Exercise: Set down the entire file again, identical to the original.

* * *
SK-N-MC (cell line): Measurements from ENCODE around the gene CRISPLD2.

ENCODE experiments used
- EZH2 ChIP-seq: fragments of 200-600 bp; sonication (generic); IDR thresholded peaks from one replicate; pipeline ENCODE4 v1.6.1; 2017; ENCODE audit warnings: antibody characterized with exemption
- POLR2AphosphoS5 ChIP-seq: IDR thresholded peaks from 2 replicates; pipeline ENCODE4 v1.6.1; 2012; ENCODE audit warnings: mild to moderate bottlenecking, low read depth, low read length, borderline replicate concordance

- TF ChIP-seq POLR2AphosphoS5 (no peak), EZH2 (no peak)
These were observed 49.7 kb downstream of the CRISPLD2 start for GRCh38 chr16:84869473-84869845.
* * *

SK-N-MC (cell line): Measurements from ENCODE around the gene CRISPLD2.

ENCODE experiments used
- EZH2 ChIP-seq: fragments of 200-600 bp; sonication (generic); IDR thresholded peaks from one replicate; pipeline ENCODE4 v1.6.1; 2017; ENCODE audit warnings: antibody characterized with exemption
- POLR2AphosphoS5 ChIP-seq: IDR thresholded peaks from 2 replicates; pipeline ENCODE4 v1.6.1; 2012; ENCODE audit warnings: mild to moderate bottlenecking, low read depth, low read length, borderline replicate concordance

- TF ChIP-seq POLR2AphosphoS5 (no peak), EZH2 (no peak)
These were observed 49.7 kb downstream of the CRISPLD2 start for GRCh38 chr16:84869473-84869845.